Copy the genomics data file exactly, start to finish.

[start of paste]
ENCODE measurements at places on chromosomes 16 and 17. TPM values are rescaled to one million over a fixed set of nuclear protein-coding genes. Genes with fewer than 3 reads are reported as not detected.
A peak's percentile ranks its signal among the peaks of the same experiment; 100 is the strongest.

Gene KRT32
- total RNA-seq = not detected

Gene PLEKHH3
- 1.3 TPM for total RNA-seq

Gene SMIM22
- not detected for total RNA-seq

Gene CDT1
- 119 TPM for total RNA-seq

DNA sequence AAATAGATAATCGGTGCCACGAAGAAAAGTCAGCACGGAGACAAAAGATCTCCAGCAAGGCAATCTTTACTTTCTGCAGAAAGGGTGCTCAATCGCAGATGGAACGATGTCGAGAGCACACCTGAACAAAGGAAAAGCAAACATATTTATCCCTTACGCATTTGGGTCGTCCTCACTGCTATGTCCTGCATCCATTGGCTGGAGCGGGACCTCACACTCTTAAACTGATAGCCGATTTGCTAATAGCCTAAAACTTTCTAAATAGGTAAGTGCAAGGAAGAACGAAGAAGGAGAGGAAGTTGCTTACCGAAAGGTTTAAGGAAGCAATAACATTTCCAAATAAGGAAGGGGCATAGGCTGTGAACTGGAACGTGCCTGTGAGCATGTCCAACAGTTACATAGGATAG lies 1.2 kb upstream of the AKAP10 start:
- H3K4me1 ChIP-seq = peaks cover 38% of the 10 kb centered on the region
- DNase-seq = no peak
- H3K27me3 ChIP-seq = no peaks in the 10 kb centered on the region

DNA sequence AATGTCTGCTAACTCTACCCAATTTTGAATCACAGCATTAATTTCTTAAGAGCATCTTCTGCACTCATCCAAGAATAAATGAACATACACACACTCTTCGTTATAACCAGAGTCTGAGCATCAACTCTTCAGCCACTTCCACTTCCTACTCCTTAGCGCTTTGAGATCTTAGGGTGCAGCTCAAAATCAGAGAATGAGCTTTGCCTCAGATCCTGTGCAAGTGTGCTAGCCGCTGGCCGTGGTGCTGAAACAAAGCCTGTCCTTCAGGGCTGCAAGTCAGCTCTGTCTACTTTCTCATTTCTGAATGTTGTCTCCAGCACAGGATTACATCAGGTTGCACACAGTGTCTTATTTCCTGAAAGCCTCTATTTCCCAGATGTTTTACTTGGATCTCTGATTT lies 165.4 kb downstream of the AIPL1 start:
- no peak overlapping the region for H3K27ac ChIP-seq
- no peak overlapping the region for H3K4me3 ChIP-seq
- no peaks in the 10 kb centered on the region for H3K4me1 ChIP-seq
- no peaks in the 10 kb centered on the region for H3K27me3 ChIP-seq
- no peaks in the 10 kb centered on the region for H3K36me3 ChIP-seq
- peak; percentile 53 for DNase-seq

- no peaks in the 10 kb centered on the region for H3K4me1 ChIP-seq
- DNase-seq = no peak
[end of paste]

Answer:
ENCODE measurements at places on chromosomes 16 and 17. TPM values are rescaled to one million over a fixed set of nuclear protein-coding genes. Genes with fewer than 3 reads are reported as not detected.
A peak's percentile ranks its signal among the peaks of the same experiment; 100 is the strongest.

Gene KRT32
- total RNA-seq = not detected

Gene PLEKHH3
- 1.3 TPM for total RNA-seq

Gene SMIM22
- not detected for total RNA-seq

Gene CDT1
- 119 TPM for total RNA-seq

DNA sequence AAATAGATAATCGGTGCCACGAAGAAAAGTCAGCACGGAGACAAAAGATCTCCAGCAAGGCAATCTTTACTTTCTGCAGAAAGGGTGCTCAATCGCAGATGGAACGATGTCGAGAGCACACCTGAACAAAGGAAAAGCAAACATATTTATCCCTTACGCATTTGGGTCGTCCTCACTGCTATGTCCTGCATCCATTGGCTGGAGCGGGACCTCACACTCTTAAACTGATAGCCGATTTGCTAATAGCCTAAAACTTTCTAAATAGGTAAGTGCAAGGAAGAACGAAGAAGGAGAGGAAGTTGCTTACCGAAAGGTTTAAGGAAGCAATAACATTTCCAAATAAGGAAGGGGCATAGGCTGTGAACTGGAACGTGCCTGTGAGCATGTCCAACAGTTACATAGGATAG lies 1.2 kb upstream of the AKAP10 start:
- H3K4me1 ChIP-seq = peaks cover 38% of the 10 kb centered on the region
- DNase-seq = no peak
- H3K27me3 ChIP-seq = no peaks in the 10 kb centered on the region

DNA sequence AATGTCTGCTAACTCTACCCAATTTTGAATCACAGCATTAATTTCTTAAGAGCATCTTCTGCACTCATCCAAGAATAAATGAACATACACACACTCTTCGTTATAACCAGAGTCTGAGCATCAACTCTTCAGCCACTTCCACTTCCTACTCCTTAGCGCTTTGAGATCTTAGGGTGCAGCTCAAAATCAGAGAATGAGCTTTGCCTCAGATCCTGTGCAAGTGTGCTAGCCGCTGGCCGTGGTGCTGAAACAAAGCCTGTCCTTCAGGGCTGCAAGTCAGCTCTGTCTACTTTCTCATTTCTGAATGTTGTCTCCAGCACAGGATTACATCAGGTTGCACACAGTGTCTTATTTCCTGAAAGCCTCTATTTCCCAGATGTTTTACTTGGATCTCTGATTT lies 165.4 kb downstream of the AIPL1 start:
- no peak overlapping the region for H3K27ac ChIP-seq
- no peak overlapping the region for H3K4me3 ChIP-seq
- no peaks in the 10 kb centered on the region for H3K4me1 ChIP-seq
- no peaks in the 10 kb centered on the region for H3K27me3 ChIP-seq
- no peaks in the 10 kb centered on the region for H3K36me3 ChIP-seq
- peak; percentile 53 for DNase-seq

- no peaks in the 10 kb centered on the region for H3K4me1 ChIP-seq
- DNase-seq = no peak